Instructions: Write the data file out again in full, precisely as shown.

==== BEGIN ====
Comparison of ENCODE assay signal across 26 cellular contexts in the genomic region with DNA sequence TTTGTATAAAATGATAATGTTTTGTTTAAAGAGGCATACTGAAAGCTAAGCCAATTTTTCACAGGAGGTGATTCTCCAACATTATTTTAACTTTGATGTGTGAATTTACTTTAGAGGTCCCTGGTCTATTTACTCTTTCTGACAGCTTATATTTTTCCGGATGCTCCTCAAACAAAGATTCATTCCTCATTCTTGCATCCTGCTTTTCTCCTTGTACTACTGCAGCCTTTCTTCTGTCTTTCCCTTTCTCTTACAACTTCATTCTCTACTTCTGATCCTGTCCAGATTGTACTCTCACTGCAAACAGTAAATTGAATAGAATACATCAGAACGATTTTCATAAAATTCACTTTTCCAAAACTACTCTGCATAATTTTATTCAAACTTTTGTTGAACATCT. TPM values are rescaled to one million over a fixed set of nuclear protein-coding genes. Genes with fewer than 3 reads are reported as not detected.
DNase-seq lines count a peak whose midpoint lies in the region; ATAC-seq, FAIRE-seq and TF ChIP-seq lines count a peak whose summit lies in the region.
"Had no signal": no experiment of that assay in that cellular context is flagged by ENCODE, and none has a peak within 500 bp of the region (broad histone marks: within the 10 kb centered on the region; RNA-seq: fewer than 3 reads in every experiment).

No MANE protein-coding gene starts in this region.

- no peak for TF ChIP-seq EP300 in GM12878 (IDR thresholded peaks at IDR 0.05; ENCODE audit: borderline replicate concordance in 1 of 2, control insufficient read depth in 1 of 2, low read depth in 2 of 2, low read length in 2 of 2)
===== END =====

Comparison of ENCODE assay signal across 26 cellular contexts in the genomic region with DNA sequence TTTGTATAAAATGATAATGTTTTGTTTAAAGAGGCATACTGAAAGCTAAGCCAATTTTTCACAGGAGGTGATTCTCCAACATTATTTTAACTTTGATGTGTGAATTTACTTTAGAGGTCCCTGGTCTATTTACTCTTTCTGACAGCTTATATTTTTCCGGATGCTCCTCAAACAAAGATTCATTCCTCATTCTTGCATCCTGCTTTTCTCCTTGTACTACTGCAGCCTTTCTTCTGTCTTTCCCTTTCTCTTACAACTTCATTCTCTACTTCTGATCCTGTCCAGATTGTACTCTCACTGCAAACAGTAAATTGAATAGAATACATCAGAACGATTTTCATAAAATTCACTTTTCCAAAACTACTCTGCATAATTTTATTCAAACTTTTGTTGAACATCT. TPM values are rescaled to one million over a fixed set of nuclear protein-coding genes. Genes with fewer than 3 reads are reported as not detected.
DNase-seq lines count a peak whose midpoint lies in the region; ATAC-seq, FAIRE-seq and TF ChIP-seq lines count a peak whose summit lies in the region.
"Had no signal": no experiment of that assay in that cellular context is flagged by ENCODE, and none has a peak within 500 bp of the region (broad histone marks: within the 10 kb centered on the region; RNA-seq: fewer than 3 reads in every experiment).

No MANE protein-coding gene starts in this region.

- no peak for TF ChIP-seq EP300 in GM12878 (IDR thresholded peaks at IDR 0.05; ENCODE audit: borderline replicate concordance in 1 of 2, control insufficient read depth in 1 of 2, low read depth in 2 of 2, low read length in 2 of 2)